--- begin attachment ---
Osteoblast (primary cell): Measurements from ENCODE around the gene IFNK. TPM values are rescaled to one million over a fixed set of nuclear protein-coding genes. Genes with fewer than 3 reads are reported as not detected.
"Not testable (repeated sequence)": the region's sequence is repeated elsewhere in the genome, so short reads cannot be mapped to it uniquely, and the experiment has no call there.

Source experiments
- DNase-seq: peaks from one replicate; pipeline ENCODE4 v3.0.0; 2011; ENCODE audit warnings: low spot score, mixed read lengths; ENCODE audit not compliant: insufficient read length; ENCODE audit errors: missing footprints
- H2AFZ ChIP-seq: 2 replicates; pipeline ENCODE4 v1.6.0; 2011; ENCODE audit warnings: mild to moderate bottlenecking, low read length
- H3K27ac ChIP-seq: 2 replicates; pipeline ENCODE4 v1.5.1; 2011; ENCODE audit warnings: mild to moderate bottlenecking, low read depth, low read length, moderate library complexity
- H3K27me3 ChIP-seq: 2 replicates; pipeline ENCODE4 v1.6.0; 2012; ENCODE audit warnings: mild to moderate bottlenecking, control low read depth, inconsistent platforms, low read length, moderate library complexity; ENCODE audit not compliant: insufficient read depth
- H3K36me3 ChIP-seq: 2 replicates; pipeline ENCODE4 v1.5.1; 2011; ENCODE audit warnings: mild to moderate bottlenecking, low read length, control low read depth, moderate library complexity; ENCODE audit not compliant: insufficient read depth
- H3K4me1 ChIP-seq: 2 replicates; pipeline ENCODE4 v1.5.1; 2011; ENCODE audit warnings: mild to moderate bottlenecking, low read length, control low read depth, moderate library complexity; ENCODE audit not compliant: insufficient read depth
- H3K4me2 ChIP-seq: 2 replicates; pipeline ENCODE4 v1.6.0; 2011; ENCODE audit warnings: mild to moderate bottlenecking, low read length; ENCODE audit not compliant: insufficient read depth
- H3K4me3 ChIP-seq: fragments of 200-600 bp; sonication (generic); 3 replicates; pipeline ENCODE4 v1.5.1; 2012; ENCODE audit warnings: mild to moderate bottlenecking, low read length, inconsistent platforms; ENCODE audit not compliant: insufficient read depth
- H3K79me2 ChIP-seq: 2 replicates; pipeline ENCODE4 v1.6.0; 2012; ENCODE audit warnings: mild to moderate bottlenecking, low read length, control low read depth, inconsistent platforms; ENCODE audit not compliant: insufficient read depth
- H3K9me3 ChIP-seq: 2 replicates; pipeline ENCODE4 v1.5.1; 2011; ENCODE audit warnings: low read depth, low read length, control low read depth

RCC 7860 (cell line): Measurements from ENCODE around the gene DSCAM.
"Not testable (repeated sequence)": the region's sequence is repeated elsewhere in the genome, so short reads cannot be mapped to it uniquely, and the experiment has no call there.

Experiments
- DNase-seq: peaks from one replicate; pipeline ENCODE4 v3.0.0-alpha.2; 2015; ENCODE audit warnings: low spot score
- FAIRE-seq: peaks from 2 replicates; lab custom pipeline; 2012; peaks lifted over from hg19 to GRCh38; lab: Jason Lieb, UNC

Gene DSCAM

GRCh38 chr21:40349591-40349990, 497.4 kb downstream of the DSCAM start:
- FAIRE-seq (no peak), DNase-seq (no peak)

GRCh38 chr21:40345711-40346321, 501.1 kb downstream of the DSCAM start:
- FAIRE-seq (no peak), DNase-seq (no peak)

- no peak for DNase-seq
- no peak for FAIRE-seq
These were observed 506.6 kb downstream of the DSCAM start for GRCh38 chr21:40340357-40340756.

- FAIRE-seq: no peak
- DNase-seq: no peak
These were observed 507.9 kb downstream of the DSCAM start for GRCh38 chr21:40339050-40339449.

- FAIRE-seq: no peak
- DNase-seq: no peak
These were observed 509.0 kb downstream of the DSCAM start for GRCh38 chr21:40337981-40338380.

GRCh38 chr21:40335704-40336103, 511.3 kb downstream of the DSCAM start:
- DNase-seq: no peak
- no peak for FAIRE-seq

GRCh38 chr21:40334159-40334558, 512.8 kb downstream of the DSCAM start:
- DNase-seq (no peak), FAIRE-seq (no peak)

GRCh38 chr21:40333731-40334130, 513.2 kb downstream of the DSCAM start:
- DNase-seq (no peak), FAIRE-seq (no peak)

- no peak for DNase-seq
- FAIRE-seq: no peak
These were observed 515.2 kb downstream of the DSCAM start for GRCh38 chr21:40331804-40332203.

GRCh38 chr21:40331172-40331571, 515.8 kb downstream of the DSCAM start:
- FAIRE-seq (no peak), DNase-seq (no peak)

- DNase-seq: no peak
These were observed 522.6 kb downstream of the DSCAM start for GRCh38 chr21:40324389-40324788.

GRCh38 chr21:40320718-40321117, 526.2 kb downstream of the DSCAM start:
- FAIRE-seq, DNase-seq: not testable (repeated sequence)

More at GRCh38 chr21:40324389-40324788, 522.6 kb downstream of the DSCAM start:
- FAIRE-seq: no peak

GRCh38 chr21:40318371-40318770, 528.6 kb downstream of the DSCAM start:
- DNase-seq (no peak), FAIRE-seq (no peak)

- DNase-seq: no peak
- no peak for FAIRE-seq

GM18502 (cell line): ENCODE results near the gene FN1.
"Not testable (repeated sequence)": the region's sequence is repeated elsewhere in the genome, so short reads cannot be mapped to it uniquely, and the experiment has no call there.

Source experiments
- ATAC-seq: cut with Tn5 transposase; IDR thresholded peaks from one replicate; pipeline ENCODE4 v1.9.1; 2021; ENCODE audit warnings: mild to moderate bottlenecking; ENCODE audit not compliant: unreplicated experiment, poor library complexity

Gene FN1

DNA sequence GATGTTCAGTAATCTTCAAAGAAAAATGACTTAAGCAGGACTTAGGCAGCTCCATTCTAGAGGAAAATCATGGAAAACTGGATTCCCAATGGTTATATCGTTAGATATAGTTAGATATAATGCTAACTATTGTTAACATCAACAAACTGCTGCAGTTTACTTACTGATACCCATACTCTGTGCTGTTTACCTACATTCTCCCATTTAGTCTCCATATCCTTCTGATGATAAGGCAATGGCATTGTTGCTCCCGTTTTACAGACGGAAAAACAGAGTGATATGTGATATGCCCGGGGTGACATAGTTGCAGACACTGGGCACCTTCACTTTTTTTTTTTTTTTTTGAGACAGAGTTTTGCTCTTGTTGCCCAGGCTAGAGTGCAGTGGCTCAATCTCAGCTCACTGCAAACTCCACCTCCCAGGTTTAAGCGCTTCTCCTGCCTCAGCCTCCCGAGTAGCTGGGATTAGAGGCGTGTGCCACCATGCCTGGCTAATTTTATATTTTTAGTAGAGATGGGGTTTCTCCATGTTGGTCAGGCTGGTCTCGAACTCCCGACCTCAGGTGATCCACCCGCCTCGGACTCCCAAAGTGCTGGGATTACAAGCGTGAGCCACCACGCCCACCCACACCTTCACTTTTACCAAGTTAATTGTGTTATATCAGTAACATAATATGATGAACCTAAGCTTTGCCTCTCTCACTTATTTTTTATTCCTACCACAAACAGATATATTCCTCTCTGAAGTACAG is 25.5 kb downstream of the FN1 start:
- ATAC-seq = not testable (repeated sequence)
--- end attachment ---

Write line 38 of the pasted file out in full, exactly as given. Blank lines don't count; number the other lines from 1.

GRCh38 chr21:40333731-40334130, 513.2 kb downstream of the DSCAM start: